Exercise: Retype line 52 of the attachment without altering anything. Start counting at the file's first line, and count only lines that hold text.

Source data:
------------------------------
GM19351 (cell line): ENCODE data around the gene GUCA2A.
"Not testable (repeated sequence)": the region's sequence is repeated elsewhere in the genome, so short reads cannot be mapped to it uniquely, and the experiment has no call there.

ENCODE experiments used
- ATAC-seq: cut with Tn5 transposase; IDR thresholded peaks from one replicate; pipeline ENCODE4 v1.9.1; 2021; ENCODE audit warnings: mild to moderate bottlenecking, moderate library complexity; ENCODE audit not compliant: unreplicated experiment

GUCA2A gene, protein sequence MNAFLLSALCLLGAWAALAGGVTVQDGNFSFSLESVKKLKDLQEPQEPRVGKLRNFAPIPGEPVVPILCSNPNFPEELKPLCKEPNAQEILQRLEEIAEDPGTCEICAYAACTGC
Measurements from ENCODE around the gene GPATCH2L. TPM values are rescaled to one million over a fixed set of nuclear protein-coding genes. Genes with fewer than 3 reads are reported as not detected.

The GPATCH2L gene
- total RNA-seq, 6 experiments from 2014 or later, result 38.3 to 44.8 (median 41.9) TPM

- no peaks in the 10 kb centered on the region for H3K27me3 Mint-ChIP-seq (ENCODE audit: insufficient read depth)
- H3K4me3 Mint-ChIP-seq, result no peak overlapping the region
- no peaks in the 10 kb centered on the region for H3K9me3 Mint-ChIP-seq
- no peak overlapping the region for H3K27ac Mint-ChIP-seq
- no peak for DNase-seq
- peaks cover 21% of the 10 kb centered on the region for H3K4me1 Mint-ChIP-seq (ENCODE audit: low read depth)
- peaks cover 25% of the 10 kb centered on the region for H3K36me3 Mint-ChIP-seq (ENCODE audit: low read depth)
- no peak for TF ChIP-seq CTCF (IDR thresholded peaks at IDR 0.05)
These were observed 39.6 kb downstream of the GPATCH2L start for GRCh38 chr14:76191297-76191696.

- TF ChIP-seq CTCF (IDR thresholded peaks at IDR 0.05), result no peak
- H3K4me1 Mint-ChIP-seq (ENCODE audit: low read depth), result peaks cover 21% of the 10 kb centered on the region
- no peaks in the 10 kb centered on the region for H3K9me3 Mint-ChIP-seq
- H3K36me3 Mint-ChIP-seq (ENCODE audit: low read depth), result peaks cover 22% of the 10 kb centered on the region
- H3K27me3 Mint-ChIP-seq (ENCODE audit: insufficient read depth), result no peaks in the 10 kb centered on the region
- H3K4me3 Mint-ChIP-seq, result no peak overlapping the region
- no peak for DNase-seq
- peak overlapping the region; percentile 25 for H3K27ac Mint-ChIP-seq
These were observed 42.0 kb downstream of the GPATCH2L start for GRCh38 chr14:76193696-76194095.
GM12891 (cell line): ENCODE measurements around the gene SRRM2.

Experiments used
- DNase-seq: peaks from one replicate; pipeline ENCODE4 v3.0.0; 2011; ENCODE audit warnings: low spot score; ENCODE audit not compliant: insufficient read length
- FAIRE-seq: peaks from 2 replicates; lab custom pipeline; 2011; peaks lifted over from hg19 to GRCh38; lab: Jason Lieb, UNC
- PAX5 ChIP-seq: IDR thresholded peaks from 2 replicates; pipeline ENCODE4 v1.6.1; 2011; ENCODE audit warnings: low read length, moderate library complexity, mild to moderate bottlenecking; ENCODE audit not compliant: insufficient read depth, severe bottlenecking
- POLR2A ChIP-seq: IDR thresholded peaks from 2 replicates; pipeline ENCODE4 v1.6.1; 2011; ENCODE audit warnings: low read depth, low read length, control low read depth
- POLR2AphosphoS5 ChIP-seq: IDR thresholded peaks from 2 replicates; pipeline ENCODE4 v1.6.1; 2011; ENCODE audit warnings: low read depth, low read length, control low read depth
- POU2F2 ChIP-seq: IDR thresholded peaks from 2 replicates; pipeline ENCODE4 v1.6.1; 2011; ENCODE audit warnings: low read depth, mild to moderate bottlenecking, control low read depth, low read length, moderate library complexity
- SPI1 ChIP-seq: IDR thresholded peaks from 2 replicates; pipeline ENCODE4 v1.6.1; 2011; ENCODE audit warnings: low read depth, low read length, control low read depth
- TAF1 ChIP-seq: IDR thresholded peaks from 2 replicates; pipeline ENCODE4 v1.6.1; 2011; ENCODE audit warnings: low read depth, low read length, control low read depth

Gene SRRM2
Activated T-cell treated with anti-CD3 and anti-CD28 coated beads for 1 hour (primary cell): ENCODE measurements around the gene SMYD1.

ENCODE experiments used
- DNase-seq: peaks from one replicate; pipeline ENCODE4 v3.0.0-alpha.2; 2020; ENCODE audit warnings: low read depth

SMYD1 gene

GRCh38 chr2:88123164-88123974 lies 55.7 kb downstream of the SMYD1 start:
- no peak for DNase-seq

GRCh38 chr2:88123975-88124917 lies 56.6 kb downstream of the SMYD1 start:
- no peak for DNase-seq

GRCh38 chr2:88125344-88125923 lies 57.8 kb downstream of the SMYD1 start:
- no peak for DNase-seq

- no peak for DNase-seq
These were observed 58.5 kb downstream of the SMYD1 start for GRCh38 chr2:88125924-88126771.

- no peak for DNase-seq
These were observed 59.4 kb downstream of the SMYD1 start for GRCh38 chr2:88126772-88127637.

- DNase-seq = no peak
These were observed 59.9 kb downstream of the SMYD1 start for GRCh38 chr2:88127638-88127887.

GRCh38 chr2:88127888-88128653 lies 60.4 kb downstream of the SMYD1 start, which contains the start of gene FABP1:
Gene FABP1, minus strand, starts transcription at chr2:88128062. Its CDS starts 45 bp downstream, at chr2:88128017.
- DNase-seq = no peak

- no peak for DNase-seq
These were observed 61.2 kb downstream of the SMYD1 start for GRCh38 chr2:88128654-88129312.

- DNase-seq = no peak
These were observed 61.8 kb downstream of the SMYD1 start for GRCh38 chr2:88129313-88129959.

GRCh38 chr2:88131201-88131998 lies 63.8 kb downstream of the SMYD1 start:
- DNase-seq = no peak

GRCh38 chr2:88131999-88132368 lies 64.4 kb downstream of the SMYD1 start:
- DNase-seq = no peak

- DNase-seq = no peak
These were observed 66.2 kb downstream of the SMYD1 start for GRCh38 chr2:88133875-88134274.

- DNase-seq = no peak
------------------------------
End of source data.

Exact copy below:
- DNase-seq = no peak